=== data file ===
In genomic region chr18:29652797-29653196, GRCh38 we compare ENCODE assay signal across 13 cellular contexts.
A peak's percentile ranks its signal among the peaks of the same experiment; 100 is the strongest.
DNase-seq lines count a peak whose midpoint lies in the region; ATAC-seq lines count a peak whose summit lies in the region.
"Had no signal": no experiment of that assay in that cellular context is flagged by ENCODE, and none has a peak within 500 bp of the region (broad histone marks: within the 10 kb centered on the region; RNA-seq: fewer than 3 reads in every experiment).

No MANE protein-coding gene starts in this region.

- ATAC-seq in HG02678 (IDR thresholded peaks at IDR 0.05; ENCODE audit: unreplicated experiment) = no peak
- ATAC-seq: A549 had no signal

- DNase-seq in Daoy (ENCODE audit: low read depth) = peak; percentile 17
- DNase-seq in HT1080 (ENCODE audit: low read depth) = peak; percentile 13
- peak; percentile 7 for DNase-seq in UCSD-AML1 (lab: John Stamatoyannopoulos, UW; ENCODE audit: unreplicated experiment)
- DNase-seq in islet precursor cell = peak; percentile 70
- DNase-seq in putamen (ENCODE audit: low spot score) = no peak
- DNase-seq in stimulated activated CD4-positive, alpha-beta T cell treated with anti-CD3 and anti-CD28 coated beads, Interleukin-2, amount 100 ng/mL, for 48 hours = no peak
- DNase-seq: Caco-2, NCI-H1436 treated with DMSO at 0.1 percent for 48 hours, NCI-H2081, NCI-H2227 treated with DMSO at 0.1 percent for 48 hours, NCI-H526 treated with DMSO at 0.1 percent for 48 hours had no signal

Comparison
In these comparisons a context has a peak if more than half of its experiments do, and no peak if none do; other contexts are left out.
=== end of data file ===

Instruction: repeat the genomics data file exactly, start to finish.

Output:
In genomic region chr18:29652797-29653196, GRCh38 we compare ENCODE assay signal across 13 cellular contexts.
A peak's percentile ranks its signal among the peaks of the same experiment; 100 is the strongest.
DNase-seq lines count a peak whose midpoint lies in the region; ATAC-seq lines count a peak whose summit lies in the region.
"Had no signal": no experiment of that assay in that cellular context is flagged by ENCODE, and none has a peak within 500 bp of the region (broad histone marks: within the 10 kb centered on the region; RNA-seq: fewer than 3 reads in every experiment).

No MANE protein-coding gene starts in this region.

- ATAC-seq in HG02678 (IDR thresholded peaks at IDR 0.05; ENCODE audit: unreplicated experiment) = no peak
- ATAC-seq: A549 had no signal

- DNase-seq in Daoy (ENCODE audit: low read depth) = peak; percentile 17
- DNase-seq in HT1080 (ENCODE audit: low read depth) = peak; percentile 13
- peak; percentile 7 for DNase-seq in UCSD-AML1 (lab: John Stamatoyannopoulos, UW; ENCODE audit: unreplicated experiment)
- DNase-seq in islet precursor cell = peak; percentile 70
- DNase-seq in putamen (ENCODE audit: low spot score) = no peak
- DNase-seq in stimulated activated CD4-positive, alpha-beta T cell treated with anti-CD3 and anti-CD28 coated beads, Interleukin-2, amount 100 ng/mL, for 48 hours = no peak
- DNase-seq: Caco-2, NCI-H1436 treated with DMSO at 0.1 percent for 48 hours, NCI-H2081, NCI-H2227 treated with DMSO at 0.1 percent for 48 hours, NCI-H526 treated with DMSO at 0.1 percent for 48 hours had no signal

Comparison
In these comparisons a context has a peak if more than half of its experiments do, and no peak if none do; other contexts are left out.